I chose roll calls used to create scores on the various issues for members of Congress based on their policy content and validated by use of principal components factor analysis to insure that scales tapped into one dimension. I took votes from ICPSR Study no. 4, which includes all recorded votes in the House and Senate through the 104th Congress. I took more recent votes from the web sites www.senate.gov and www.house.gov.
I initially selected roll calls in the same substantive policy area based on ICPSR descriptions as well as the summaries in the Congressional Quarterly Almanacs and – in ambiguous cases – by consulting the Congressional Record itself. After this initial substantive selection I retained only those votes that remained in a factor analysis in which only one component had an eigenvalue with a value of one or greater, and in which each roll call loaded at 0.6 or more on the dominant factor.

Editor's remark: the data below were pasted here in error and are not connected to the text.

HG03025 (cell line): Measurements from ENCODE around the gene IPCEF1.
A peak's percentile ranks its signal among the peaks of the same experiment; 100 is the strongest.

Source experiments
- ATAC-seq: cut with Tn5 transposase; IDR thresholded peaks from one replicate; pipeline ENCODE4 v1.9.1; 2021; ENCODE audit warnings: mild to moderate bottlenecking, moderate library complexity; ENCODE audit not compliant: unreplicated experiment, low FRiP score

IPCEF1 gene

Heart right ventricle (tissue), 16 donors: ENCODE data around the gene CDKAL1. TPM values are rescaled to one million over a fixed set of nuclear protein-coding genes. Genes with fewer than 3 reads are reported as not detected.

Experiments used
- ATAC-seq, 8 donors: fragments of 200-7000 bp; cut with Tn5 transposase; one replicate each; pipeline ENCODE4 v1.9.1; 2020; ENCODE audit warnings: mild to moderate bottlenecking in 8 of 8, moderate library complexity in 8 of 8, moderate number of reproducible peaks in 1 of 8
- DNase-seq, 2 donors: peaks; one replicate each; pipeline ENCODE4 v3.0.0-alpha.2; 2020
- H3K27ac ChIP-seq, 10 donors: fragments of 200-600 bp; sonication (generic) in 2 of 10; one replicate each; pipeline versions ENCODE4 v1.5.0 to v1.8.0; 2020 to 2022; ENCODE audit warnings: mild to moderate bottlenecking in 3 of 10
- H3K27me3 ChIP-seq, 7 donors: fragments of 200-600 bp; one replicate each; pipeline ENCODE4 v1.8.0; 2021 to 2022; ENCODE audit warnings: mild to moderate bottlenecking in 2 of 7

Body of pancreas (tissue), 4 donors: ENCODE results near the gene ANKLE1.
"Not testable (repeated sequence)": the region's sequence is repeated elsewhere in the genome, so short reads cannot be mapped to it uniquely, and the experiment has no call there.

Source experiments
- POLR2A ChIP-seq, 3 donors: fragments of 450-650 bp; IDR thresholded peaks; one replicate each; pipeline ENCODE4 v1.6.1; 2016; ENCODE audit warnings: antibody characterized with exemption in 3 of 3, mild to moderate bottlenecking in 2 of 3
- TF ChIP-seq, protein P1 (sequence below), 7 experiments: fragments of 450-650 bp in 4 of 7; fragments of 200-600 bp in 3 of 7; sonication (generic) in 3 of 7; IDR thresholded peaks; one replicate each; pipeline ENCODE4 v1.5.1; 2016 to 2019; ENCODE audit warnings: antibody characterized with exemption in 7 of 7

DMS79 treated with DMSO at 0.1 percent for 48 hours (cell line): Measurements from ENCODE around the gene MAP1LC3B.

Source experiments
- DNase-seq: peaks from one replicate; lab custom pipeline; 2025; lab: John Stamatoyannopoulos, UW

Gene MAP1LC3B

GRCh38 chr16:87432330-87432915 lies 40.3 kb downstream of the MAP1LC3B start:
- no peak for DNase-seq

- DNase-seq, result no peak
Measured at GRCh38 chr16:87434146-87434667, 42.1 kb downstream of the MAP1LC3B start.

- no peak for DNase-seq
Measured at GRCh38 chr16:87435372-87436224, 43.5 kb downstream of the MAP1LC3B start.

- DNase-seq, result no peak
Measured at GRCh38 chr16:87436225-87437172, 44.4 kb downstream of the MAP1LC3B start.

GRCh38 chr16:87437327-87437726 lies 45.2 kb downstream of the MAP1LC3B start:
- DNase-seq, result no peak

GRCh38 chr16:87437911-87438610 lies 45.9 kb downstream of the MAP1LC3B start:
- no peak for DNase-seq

This is a fairly stringent standard that resulted in discarding a fair number of votes, but I found that more liberal criteria for determining which roll calls to keep, such as using all those that loaded primarily on the factor that explained the greatest share of the variance, did not meaningfully alter results.